September 3, 2018
September 3, 2018
Building on Zimbabwe’s wetlands is illegal, but that hasn’t stopped the important ecosystems from being developed. Lax enforcement of the law means developers don’t face repercussions, but environmentalists argue that dire environmental consequences – for all Zimbabweans – are inevitable.
HARARE, ZIMBABWE — An enormous shopping mall sits along the Harare-Bulawayo highway. Before the mall opened in late 2013, the area was an open, green space with grass and tall reeds. It’s a wetland, critical for refreshing aquifers below the surface and for managing surface water, as well as for supporting the ecosystem.
But the area’s wetland designation didn’t slow the mall’s construction. Wetlands across Zimbabwe are steadily being filled in to accommodate major developments, even though it’s illegal to build on wetlands anywhere in the country.
The law regarding wetlands preservation is comprehensive, says Julia Pierini, coordinator of the Harare Wetlands Trust, but that’s not enough.
“One of the main missing things is the will to protect the environment,” Pierini says. “People’s personal agendas are coming in.”
Linda Mujuru, GPJ Zimbabwe
The mall, called Longcheng Plaza, mimics a Chinese architectural style, reflecting the tastes of its Chinese owners. An elaborate archway with pagoda-like details marks the entrance. There are grocery stores, restaurants, furniture shops and other retailers, which attract shoppers from around the region.
Longcheng Plaza doesn’t hold an environmental certification from the Environmental Management Agency, says Steady Kangata, environmental education and publicity manager at the agency. That means the development is illegal, he says, but the developers haven’t faced any consequences.
Kangata declined to show Global Press Journal documentation of the development’s lack of certification because, he says, those documents are classified.
GPJ contacted the mall’s management office multiple times via phone, but the owners declined to meet with a reporter. A representative of the management office, who did not provide her name, told GPJ that the owners observed “all due processes” during the course of construction.
Wetlands account for just less than 5 percent of Zimbabwe’s land area. Most of the wetlands are covered at least seasonally by marshy lakes and ponds known as vleis. Zimbabwe has nowhere near as much wetland area as some of its neighbors. In Zambia, for example, 19 percent of the land area is wetlands. But Zimbabwe does very little – and sometimes nothing at all – to protect the wetlands it does have.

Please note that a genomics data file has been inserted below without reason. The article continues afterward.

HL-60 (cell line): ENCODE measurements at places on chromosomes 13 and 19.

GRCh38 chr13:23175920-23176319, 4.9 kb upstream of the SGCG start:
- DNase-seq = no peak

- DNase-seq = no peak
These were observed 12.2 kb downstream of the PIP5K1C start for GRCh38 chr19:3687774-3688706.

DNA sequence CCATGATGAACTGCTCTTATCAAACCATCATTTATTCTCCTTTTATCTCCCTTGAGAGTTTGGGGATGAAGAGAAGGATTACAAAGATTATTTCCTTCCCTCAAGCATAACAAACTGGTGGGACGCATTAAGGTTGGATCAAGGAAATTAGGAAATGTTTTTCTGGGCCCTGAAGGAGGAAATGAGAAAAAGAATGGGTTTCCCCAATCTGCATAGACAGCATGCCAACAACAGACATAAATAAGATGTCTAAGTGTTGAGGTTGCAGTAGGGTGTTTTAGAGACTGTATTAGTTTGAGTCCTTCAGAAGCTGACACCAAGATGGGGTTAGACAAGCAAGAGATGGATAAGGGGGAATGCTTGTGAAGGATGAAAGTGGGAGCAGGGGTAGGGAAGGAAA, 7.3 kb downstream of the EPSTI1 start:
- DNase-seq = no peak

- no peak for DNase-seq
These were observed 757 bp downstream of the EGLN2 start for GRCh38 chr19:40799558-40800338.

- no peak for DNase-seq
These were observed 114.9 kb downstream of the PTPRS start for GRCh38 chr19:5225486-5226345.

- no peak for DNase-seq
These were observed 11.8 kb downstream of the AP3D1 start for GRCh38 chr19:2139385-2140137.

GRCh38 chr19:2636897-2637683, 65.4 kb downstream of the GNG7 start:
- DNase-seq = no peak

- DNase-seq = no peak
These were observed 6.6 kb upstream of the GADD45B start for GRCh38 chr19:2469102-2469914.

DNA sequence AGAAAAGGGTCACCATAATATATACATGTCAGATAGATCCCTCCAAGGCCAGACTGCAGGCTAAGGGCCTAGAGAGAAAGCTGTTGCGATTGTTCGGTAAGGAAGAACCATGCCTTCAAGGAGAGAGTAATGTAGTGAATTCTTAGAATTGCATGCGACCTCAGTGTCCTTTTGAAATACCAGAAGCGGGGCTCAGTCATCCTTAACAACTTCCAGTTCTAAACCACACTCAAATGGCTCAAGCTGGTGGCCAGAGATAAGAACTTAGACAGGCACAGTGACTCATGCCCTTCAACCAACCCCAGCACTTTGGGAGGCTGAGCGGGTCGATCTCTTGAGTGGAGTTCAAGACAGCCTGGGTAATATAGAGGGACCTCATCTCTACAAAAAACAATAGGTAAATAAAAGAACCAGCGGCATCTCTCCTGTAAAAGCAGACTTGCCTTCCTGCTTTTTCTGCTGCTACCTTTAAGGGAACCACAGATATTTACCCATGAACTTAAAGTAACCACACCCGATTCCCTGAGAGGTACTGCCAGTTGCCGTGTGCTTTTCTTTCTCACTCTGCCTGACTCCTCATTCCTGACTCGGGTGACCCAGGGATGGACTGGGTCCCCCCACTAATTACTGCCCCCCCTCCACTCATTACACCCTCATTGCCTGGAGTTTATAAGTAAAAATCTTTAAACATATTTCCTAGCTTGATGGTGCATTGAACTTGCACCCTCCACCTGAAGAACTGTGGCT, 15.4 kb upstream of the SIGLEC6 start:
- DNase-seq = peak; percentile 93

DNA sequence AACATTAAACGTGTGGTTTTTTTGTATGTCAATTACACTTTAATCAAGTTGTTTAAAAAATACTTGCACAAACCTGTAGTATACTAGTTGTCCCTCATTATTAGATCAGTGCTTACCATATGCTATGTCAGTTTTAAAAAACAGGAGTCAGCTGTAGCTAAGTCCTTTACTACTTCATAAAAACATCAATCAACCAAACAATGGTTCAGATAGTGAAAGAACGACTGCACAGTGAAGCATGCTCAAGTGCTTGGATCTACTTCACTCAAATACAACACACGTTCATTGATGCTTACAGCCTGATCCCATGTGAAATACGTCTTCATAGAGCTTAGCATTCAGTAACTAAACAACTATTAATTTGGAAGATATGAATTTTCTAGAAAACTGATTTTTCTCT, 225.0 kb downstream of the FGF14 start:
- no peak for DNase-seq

It’s not clear whether the Zimbabwean government is tracking where wetlands are being filled in. If so, that information isn’t publicly available.
It is illegal to build on wetland areas without approval from Zimbabwe’s Environmental Management Agency. Any activity conducted on or in a wetland without a license from the agency is considered illegal, and violations are punishable by a fine of up to $500 or imprisonment.
But in reality, there are few consequences, if any, for such development.
Land ownership and use are, in many instances, used as political tools in Zimbabwe. Former President Robert Mugabe, who led the country from 1980 until late 2017, worked throughout his political career to ensure that the best land was reserved for black Zimbabweans. In the 2000s, those efforts turned violent, as white commercial farmers were ousted by black Zimbabweans, with the government’s tacit approval. Many of those farms ultimately wound up in the hands of Mugabe’s top officials.
“Land has always been viewed as a campaign tool,” says James Maridadi, who until elections this year was a member of Parliament for Mabvuku and Tafara, areas of Harare that include wetlands.
Maridadi says he hopes that Emmerson Mnangagwa, Zimbabwe’s newly elected president, who had for decades been a key adviser to Mugabe, will respect the laws governing land use.
Mnangagwa hasn’t spoken much, if at all, about the country’s environmental priorities.
Longcheng Plaza is a well-known example of a development on a wetland, but there are many smaller examples, too, says Jimmy Muropa, a member of the Conservation Society of Monavale, a Harare suburb. Together, these developments encroach on the nation’s important water sources, he says. But even the Environmental Management Agency is powerless, he adds.
Linda Mujuru, GPJ Zimbabwe
Part of the problem is that developers can hire firms to complete environmental impact assessments (EIA), which are required before construction begins, says Ronnie Chirimuta, a member of Marlborough Environmental Action Group.
“Chances are very high that someone who would have been paid to do the EIA does what the developer wants, and that influences the EIA processes,” he says.
The Environmental Management Agency should complete EIA reports, he says.
It’s possible that development on wetlands could ultimately cost Zimbabwe precious potable water, says Christopher Magadza, a University of Zimbabwe professor who studies freshwater ecology.
“The long-term effect is that groundwater levels are receding,” he says. “The other thing is that, when it rains, the floodwaters carry sand with them, and with nothing to stop them, it causes siltation.”
In the case of Lake Chivero, a massive reservoir west of Harare, construction on wetlands has resulted in siltation, he says.
The lake is now 20 percent silted and may soon be unusable as a water source, he says.
This problem can be solved, Magadza says, if current laws are enforced.
Pierini, the Harare Wetlands Trust coordinator, isn’t optimistic.
“If you break the law for environmental issues, there is no penalty,” she says. “You just get away with it.”